By now, most of us are on a mission to get the perfect holiday gift and decorations to fulfill our needs. As frantic as things may get, it’s important not to forget about those small businesses in your neighborhood who could use the sales. Sure bigger stores will entice you to shop with the promises of good deals, but there’s nothing like supporting your local vendor.
So you’re starting a business, you’ve lined up your supplies, established your business plan, but now, you need money, money, and more money. Every small business owner has struggled with the balancing act of managing the needs of a burgeoning business and decreasing the cost of doing business. Let the following list of nine ways to cut your business costs help you keep the scale from tipping into complete and total chaos.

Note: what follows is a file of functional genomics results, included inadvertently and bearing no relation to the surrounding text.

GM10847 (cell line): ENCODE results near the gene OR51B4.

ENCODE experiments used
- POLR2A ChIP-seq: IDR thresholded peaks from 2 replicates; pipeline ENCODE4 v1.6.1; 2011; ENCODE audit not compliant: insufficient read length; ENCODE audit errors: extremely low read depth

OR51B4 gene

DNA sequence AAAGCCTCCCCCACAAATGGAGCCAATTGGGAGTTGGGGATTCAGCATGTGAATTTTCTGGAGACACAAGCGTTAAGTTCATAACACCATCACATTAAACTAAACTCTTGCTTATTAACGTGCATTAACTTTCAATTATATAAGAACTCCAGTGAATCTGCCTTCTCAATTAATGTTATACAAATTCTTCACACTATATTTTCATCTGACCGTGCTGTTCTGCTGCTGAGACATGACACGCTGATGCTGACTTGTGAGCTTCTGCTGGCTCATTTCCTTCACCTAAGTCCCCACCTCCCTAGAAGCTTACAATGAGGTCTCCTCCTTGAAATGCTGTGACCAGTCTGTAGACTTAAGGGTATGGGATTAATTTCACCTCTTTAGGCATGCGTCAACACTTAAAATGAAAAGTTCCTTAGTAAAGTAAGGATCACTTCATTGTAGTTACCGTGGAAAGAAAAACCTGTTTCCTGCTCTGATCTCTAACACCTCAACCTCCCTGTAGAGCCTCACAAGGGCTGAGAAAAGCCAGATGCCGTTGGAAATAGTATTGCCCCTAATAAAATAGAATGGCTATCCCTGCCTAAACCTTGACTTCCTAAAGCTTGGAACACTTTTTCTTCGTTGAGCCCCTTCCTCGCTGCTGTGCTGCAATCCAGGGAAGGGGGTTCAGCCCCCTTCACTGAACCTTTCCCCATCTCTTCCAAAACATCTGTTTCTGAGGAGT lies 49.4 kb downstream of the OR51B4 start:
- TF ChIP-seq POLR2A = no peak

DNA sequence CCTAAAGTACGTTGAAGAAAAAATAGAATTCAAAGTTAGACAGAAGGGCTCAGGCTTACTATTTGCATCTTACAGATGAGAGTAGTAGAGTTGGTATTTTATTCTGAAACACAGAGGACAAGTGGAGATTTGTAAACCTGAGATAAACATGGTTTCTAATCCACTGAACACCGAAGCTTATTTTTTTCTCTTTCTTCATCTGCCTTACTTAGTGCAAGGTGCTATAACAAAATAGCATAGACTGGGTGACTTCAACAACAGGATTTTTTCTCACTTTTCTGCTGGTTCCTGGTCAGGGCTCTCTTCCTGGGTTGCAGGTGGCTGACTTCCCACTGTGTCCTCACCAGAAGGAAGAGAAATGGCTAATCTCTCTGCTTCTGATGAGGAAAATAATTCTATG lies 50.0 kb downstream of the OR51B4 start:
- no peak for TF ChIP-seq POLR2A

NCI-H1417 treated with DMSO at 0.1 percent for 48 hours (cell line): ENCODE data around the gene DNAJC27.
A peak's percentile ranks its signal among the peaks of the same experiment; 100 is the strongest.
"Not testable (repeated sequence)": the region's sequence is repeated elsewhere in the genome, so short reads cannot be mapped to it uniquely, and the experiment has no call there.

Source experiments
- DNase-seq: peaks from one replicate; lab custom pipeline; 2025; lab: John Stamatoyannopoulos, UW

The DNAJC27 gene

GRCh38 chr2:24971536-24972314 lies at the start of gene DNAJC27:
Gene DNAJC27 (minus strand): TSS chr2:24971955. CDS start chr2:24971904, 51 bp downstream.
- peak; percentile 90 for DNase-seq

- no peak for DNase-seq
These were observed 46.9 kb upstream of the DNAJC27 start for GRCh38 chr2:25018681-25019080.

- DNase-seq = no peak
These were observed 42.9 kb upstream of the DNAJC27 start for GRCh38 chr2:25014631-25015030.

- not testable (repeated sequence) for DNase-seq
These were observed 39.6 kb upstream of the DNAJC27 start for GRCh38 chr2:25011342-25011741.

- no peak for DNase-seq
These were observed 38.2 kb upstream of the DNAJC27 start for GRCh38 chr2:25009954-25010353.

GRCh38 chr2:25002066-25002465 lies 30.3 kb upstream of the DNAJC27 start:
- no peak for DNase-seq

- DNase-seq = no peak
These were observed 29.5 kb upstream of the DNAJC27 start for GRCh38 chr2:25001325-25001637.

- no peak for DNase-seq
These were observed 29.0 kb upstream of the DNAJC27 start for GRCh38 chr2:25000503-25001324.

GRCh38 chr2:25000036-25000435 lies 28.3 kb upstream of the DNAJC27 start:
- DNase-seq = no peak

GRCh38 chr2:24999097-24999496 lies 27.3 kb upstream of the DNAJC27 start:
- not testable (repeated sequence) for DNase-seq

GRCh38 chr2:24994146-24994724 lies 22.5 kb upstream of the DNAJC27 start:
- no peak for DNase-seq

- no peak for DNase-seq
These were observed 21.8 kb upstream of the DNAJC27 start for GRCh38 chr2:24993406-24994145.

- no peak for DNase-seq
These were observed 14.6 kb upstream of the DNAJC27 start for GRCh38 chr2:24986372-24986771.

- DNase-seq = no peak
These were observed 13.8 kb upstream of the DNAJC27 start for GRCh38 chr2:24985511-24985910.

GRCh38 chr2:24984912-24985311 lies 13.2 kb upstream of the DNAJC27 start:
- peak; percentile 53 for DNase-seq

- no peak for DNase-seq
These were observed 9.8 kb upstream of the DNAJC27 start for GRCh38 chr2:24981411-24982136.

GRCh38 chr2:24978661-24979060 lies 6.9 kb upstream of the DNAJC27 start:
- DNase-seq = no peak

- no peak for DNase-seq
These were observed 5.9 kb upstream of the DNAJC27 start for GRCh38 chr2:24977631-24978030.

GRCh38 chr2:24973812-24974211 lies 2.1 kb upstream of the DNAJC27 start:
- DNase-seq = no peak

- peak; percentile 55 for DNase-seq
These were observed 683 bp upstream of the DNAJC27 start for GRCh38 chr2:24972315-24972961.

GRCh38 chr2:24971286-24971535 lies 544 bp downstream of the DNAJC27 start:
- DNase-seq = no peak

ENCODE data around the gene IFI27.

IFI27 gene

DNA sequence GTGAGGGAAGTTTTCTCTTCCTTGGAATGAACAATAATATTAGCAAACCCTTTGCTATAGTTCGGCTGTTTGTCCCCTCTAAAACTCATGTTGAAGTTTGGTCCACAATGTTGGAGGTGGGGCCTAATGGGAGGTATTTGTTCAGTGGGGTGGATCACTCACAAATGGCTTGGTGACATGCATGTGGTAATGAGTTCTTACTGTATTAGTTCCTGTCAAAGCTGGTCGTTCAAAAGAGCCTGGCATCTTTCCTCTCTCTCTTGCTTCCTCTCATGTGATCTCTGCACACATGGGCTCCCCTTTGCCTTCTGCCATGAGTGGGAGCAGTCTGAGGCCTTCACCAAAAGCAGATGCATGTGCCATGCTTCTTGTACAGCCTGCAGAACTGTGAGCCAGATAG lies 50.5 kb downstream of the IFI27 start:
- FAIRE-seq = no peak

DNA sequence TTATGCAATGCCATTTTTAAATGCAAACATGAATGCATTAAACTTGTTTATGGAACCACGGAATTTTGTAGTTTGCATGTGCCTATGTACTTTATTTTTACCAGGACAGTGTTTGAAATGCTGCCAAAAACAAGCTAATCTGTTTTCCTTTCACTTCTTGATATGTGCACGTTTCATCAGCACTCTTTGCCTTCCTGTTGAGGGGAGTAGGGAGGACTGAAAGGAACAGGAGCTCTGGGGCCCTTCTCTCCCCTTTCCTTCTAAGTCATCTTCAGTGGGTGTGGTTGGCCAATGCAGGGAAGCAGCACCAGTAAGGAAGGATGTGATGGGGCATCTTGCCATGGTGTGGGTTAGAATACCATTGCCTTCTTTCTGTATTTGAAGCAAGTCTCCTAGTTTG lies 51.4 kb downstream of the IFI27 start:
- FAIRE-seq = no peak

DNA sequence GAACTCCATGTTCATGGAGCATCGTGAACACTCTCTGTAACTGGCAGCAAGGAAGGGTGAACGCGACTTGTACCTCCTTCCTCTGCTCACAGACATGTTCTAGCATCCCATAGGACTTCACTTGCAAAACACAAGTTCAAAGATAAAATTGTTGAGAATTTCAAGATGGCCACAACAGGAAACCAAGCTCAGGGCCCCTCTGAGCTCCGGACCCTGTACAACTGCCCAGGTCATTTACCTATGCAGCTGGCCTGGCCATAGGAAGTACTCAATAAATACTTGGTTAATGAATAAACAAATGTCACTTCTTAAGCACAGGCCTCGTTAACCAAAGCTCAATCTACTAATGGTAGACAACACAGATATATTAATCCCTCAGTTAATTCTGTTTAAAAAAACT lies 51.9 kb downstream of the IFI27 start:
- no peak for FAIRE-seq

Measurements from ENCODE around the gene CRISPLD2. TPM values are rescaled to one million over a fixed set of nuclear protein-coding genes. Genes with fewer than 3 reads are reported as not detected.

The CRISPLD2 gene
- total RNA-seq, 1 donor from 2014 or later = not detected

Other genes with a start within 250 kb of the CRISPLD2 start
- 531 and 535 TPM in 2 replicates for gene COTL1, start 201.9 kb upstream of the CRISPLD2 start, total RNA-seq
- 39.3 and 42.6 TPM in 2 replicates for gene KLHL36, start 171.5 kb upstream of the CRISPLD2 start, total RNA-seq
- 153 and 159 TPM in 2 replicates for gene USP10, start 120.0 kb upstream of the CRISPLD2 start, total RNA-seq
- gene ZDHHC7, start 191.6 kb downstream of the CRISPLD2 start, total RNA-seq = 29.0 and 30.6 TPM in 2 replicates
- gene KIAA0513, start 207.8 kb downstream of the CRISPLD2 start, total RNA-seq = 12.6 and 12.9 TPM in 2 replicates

It’s not too often these days that you hear about an entrepreneur expanding with brick-and-mortar outlets, but that’s exactly what Dawn Fitch has done. The founder of Pooka Pure and Simple, a 13-year-old line of natural bath and body products, just announced a new store in Newark.
“There is so much development and so many new initiatives going on in the City; especially for the business owners on Halsey Street,” Fitch said in a press release statement about the expansion. Pooka Pure products are also available online and at more than 40 Whole Foods markets.
Black women are building businesses faster than any other demographic in the US. But it’s not just about launching a company. For many, it’s about taking it to the next level, growing the brand and making more money and a bigger name of your product.